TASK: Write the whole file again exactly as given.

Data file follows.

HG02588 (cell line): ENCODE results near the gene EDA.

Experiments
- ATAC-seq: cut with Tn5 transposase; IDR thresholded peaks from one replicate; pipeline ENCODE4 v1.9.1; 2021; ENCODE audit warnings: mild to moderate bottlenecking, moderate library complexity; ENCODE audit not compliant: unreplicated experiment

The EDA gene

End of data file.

HG02588 (cell line): ENCODE results near the gene EDA.

Experiments
- ATAC-seq: cut with Tn5 transposase; IDR thresholded peaks from one replicate; pipeline ENCODE4 v1.9.1; 2021; ENCODE audit warnings: mild to moderate bottlenecking, moderate library complexity; ENCODE audit not compliant: unreplicated experiment

The EDA gene